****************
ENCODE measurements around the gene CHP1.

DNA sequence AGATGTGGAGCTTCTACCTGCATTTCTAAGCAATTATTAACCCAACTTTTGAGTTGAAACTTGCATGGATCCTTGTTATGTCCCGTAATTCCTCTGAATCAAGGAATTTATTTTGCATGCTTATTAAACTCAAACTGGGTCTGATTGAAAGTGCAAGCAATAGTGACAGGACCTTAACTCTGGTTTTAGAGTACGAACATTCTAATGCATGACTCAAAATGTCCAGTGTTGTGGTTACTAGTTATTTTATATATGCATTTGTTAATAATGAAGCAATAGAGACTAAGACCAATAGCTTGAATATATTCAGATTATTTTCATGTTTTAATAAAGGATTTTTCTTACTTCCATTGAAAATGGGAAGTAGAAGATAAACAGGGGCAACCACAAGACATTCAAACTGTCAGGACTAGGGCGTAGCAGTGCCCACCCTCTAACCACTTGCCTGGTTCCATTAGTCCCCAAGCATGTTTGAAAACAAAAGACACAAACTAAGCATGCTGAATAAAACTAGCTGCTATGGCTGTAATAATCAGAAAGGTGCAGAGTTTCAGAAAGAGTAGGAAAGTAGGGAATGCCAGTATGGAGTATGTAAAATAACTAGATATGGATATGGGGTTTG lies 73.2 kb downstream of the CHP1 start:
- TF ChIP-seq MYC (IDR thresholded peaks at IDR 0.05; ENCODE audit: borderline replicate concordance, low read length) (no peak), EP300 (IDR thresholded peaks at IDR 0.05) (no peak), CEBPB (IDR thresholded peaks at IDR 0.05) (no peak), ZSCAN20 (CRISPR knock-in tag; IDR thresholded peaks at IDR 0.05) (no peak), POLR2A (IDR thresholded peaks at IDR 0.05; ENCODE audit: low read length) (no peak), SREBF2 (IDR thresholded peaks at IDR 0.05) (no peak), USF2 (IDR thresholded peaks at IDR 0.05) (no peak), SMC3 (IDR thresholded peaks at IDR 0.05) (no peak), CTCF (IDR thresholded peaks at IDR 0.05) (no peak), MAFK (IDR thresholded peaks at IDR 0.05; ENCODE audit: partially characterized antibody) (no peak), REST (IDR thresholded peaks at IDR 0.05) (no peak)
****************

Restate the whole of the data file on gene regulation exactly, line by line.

ENCODE measurements around the gene CHP1.

DNA sequence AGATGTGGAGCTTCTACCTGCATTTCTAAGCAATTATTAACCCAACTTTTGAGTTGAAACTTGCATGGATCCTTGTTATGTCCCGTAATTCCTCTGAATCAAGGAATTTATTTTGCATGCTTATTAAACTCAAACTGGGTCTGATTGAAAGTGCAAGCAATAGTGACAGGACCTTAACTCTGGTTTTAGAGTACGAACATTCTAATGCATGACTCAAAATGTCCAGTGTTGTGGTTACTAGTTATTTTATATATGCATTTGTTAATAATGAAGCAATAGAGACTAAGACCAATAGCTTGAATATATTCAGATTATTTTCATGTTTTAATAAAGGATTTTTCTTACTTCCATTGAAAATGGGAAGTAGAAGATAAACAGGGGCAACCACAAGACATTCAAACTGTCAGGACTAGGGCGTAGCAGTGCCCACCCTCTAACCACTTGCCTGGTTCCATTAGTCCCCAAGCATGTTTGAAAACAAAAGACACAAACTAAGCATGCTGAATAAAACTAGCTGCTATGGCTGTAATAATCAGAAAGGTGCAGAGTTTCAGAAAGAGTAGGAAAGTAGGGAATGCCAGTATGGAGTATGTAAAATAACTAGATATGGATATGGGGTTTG lies 73.2 kb downstream of the CHP1 start:
- TF ChIP-seq MYC (IDR thresholded peaks at IDR 0.05; ENCODE audit: borderline replicate concordance, low read length) (no peak), EP300 (IDR thresholded peaks at IDR 0.05) (no peak), CEBPB (IDR thresholded peaks at IDR 0.05) (no peak), ZSCAN20 (CRISPR knock-in tag; IDR thresholded peaks at IDR 0.05) (no peak), POLR2A (IDR thresholded peaks at IDR 0.05; ENCODE audit: low read length) (no peak), SREBF2 (IDR thresholded peaks at IDR 0.05) (no peak), USF2 (IDR thresholded peaks at IDR 0.05) (no peak), SMC3 (IDR thresholded peaks at IDR 0.05) (no peak), CTCF (IDR thresholded peaks at IDR 0.05) (no peak), MAFK (IDR thresholded peaks at IDR 0.05; ENCODE audit: partially characterized antibody) (no peak), REST (IDR thresholded peaks at IDR 0.05) (no peak)